I get a lot of emails saying things like this: “We were hit by Google’s Penguin algorithm. We did a thorough link cleanup six months ago and NOTHING has changed.”
An incredible number of small businesses have been decimated by Penguin. They’re trying to recover but are not succeeding.
Because Google’s updates of the Penguin algorithm are so infrequent, it is not uncommon for it to take a year or more to see the benefits of a link cleanup.
In this article we will review the history of the Penguin algorithm, discuss the current status of Penguin, and we’ll even speculate on what the future of Penguin is likely to be.
The History of Google’s Penguin Algorithm
April 24, 2012 was a day that changed the lives of many people. Prior to this date, it was relatively easy to get a website to rank well.
You could do so by creating links in directories made for links, article galleries, and bookmark sites. The more links the better.
But in April of 2012, Google turned on the Penguin algorithm and made this announcement. As a result, a huge number of websites that had relied on the power of self-made links saw a drastic drop in rankings.
Unfortunately a huge number of non-spammy, legitimate businesses were hit severely as well.
I hear story after story about businesses that hired someone to improve their online presence, and had no clue that they were breaking Google’s Quality Guidelines.
Low quality linking took them from ranking at the bottom of the first page for their keywords to first place rankings.
When Penguin hit, they were beyond page ten with no clue as to why. Many of these businesses that had seen years of incredible growth powered by top Google rankings were forced to lay-off staff or even close down.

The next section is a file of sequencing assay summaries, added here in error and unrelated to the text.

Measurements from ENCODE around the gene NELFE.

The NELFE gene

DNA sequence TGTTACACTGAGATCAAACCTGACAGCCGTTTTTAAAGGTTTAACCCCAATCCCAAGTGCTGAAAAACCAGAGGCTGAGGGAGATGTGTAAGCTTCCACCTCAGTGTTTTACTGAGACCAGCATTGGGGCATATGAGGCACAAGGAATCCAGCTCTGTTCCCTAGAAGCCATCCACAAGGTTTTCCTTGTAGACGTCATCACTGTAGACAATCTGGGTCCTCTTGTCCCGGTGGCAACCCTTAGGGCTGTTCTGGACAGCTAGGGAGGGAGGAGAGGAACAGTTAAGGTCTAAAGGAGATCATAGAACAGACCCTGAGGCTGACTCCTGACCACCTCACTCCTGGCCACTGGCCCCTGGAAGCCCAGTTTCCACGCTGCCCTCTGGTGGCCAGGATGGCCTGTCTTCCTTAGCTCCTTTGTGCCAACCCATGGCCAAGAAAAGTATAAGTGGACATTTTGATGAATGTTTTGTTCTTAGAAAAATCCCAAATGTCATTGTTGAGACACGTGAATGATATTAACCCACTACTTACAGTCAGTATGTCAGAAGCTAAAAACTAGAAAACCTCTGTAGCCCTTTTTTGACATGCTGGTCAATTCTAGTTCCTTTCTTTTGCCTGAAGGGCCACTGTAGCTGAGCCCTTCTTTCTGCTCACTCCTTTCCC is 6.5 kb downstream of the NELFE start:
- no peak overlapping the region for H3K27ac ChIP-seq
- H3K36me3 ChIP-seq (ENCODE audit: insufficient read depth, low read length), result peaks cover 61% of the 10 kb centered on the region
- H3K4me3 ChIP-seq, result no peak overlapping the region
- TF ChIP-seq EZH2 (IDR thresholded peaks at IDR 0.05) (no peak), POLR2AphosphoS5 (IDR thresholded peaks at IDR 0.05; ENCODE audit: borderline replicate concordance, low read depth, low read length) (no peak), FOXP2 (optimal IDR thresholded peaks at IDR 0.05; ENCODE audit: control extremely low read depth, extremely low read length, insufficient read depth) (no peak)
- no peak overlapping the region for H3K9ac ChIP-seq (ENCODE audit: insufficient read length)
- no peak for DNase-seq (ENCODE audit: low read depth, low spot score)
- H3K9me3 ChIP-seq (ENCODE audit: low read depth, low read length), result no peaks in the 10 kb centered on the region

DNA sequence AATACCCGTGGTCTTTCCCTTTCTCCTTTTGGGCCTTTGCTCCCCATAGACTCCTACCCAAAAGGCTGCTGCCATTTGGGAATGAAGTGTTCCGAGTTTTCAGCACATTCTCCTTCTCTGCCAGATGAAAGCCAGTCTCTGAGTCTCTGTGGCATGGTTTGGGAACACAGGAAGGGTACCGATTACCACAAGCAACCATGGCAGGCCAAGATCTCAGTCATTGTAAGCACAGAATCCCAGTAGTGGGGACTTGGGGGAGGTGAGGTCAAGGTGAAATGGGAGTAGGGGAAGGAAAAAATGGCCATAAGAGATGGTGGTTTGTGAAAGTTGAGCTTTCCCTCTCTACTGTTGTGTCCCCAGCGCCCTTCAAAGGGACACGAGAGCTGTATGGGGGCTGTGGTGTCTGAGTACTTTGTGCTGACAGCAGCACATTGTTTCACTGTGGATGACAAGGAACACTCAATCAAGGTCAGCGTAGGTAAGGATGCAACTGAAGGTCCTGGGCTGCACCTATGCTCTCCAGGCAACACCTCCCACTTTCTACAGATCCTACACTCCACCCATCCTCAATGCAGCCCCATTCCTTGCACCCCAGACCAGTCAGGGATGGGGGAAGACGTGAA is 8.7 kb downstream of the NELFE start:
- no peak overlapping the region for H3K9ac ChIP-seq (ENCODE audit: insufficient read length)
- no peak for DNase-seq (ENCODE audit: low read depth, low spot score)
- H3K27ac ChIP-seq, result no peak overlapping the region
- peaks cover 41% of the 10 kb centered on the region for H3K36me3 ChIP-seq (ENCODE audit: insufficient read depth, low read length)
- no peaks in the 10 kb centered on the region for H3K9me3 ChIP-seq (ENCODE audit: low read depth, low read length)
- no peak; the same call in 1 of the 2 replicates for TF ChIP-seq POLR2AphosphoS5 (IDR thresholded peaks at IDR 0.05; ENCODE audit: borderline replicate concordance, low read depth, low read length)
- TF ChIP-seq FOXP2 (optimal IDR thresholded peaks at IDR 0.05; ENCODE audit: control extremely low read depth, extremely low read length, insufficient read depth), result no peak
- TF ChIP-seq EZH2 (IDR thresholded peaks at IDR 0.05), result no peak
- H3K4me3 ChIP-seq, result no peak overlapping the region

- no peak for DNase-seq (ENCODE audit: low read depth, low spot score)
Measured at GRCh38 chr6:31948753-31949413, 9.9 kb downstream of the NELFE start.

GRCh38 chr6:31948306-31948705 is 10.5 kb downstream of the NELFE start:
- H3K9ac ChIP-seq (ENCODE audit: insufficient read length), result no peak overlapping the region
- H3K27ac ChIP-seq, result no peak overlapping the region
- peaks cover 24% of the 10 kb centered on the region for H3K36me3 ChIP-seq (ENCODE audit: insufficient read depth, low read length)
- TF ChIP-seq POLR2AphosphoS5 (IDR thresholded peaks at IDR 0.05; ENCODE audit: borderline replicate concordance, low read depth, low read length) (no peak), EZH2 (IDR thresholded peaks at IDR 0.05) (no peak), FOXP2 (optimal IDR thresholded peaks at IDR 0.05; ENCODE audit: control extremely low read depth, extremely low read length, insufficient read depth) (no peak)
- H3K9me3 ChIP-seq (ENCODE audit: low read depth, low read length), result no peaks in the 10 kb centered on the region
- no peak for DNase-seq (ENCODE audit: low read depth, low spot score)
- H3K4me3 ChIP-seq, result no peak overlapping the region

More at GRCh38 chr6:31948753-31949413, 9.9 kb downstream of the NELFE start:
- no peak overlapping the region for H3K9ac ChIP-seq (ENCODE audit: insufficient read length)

On May 25, 2012 – one month after the launch of Penguin – Google launched a Penguin update. There was one reported case of recovery from WPMU.org. This site quickly moved to remove keyword anchored links from the footer of people who used their templates.
I didn’t see any other recovery cases. This is not surprising considering that at this time we had no disavow tool – it was not introduced until October of 2013.
Penguin Updates and Refreshes
Over the next few years Google ran several updates and refreshes of the Penguin algorithm. There is a difference between a Penguin update and a Penguin refresh. A Penguin update occurs when Google changes the criteria that Penguin uses in its calculations.
In a Penguin refresh, they use the same criteria as the previous time but rerun the algorithm. A site that has been demoted by Penguin is generally not able to recover until either an update or a refresh happens.
Here is a history of the Penguin reruns that we have had so far:
- April 24, 2012: Initial launch of Penguin
- May 25, 2102: Penguin Update
- October 5, 2012: Penguin Update
- May 22, 2013: Penguin Update
- October 4, 2013: Penguin Update
- October 17, 2014: Penguin Refresh
There were also a few possible minor refreshes of Penguin on November 27, 2014, December 2, 2014, December 5, 2014, and December 6, 2014.
If you look at that list, you can see that the last time Penguin updated was October of 2013 – almost two full years ago. Wow – this means that Google has not changed the criteria that they use to determine whether your links are untrustworthy in a long time.
The Last Penguin Refresh
The last official run of Penguin was on October 17, 2014. This was supposed to be a slow rolling change that could take a couple of months to be complete, but it’s quite clear that many sites were affected on particular dates at the end of 2014.
Google ran this refresh primarily to help site owners who had worked hard to clean their links. It is likely that they pushed this out as a response to the outcry from the community of site owners that had been waiting an entire year for Penguin to rerun.
Google employee Pierre Far explains the search giant’s intentions stating, “This refresh helps sites that have already cleaned up the webspam signals discovered in the previous Penguin iteration, and demotes sites with newly discovered spam.”